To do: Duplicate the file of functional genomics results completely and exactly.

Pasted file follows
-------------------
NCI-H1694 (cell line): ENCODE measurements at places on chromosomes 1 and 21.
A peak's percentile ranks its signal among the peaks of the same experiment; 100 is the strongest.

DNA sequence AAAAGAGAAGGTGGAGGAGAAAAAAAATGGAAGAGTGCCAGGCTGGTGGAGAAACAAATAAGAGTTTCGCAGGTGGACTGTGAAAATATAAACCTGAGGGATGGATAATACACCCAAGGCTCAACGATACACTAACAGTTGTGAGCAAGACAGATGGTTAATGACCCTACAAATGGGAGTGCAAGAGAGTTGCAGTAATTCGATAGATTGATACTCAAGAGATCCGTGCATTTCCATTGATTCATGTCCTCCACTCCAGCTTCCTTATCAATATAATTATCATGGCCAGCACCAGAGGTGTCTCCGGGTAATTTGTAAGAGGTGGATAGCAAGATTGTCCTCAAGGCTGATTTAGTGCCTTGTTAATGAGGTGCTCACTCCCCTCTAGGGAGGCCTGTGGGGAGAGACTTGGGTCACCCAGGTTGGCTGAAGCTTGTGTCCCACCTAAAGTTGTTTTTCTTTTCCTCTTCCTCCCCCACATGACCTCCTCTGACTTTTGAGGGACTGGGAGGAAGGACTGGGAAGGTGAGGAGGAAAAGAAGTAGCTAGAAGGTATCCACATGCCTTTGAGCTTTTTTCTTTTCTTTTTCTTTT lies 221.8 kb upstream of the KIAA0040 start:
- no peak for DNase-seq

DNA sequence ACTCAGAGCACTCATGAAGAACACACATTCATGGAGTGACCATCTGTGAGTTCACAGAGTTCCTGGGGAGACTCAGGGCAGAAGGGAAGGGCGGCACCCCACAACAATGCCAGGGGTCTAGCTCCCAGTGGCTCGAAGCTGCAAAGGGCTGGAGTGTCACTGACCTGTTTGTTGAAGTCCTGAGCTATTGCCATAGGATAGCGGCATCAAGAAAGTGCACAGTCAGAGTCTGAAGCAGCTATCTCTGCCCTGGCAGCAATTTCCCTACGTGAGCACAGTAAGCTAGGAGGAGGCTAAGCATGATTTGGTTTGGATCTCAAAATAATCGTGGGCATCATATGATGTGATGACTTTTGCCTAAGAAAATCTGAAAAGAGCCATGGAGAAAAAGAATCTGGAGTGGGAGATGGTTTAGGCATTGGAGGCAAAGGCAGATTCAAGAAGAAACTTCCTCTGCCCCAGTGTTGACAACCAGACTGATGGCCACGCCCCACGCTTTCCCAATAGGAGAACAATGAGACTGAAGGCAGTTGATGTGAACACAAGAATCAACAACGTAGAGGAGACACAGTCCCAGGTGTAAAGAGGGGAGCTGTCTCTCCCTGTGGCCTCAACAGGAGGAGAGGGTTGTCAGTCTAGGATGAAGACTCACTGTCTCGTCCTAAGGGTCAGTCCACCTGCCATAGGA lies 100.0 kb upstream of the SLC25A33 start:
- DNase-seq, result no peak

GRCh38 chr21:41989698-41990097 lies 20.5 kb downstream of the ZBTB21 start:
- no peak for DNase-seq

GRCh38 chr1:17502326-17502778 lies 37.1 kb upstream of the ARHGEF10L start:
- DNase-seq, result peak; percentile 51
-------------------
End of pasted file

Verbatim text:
NCI-H1694 (cell line): ENCODE measurements at places on chromosomes 1 and 21.
A peak's percentile ranks its signal among the peaks of the same experiment; 100 is the strongest.

DNA sequence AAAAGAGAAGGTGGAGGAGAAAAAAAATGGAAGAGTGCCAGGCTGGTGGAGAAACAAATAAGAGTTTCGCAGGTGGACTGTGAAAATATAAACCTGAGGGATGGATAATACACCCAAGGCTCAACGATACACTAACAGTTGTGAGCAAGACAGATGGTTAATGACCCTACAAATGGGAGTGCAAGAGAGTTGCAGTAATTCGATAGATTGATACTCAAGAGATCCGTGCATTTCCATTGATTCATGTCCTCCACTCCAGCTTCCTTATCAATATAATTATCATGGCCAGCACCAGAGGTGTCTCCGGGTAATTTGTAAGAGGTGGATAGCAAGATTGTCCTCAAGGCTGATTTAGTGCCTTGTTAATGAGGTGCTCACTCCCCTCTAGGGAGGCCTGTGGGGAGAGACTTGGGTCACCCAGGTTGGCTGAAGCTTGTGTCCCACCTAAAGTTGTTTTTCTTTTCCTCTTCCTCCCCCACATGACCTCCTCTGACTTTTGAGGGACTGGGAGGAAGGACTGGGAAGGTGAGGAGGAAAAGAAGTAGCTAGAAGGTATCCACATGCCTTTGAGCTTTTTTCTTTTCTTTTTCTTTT lies 221.8 kb upstream of the KIAA0040 start:
- no peak for DNase-seq

DNA sequence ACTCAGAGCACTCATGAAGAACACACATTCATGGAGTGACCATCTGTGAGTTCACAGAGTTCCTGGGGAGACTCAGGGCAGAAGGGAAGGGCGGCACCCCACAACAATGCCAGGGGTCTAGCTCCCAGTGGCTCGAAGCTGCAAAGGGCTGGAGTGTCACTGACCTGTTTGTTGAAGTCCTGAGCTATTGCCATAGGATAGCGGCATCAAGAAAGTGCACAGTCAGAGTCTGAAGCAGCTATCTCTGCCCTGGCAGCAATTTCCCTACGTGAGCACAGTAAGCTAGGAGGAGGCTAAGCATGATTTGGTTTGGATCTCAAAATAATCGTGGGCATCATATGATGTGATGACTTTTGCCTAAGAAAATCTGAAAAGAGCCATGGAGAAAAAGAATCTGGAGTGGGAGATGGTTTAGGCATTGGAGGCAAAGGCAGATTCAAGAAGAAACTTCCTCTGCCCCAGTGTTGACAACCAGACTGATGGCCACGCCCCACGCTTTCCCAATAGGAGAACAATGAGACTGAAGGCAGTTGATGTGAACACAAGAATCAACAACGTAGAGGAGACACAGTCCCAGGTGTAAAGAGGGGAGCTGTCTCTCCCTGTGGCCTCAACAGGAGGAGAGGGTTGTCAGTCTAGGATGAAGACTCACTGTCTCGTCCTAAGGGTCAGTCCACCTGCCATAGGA lies 100.0 kb upstream of the SLC25A33 start:
- DNase-seq, result no peak

GRCh38 chr21:41989698-41990097 lies 20.5 kb downstream of the ZBTB21 start:
- no peak for DNase-seq

GRCh38 chr1:17502326-17502778 lies 37.1 kb upstream of the ARHGEF10L start:
- DNase-seq, result peak; percentile 51